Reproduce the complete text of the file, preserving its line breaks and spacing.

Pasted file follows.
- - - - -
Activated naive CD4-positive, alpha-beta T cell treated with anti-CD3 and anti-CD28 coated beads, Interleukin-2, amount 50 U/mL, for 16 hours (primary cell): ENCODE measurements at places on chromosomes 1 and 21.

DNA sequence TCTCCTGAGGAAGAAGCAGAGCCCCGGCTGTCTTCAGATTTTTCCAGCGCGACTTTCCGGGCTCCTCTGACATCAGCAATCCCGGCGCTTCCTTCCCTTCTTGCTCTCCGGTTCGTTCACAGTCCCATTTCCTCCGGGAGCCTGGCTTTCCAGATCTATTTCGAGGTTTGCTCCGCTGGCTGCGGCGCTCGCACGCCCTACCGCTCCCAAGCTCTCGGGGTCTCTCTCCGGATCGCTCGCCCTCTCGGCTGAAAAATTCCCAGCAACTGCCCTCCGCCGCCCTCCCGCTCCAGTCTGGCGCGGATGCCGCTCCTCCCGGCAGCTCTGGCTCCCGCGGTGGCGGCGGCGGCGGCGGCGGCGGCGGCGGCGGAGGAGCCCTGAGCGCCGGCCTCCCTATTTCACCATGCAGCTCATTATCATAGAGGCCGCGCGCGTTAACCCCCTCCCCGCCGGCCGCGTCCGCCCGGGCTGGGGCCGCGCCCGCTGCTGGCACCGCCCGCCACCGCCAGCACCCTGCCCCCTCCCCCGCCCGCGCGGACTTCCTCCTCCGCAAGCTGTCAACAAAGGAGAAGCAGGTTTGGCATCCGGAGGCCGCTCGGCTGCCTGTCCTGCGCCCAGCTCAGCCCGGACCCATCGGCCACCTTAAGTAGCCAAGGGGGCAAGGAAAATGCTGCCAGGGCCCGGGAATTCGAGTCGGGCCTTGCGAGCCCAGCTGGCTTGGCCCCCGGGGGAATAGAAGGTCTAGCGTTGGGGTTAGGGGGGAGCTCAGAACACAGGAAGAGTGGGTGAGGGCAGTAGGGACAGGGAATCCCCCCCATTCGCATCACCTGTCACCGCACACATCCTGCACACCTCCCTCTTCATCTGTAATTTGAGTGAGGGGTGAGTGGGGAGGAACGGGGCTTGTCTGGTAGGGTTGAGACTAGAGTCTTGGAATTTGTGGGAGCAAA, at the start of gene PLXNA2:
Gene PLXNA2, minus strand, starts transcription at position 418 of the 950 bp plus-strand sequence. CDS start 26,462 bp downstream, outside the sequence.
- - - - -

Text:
Activated naive CD4-positive, alpha-beta T cell treated with anti-CD3 and anti-CD28 coated beads, Interleukin-2, amount 50 U/mL, for 16 hours (primary cell): ENCODE measurements at places on chromosomes 1 and 21.

DNA sequence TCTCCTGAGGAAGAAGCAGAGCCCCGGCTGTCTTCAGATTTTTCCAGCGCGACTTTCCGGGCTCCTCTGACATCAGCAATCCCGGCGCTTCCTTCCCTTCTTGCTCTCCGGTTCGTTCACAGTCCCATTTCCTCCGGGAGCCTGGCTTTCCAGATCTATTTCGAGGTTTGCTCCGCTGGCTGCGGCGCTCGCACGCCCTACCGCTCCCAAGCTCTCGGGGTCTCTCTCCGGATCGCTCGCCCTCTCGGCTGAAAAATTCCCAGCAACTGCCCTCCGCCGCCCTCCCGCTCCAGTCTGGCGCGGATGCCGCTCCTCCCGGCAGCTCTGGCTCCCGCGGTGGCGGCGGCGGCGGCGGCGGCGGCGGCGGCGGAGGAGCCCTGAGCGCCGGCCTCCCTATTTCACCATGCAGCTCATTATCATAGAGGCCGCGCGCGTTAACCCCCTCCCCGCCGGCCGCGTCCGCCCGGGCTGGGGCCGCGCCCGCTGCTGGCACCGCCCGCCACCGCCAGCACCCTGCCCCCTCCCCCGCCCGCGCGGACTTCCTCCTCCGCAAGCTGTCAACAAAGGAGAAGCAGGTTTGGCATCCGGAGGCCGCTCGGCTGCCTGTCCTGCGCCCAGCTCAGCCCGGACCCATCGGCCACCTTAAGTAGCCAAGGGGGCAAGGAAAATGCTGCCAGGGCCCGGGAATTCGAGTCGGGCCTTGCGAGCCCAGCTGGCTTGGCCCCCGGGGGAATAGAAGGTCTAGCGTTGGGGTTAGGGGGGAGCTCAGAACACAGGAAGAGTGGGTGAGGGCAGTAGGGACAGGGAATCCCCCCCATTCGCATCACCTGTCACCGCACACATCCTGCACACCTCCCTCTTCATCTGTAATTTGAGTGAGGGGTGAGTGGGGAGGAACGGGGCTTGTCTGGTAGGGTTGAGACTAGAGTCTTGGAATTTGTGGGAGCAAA, at the start of gene PLXNA2:
Gene PLXNA2, minus strand, starts transcription at position 418 of the 950 bp plus-strand sequence. CDS start 26,462 bp downstream, outside the sequence.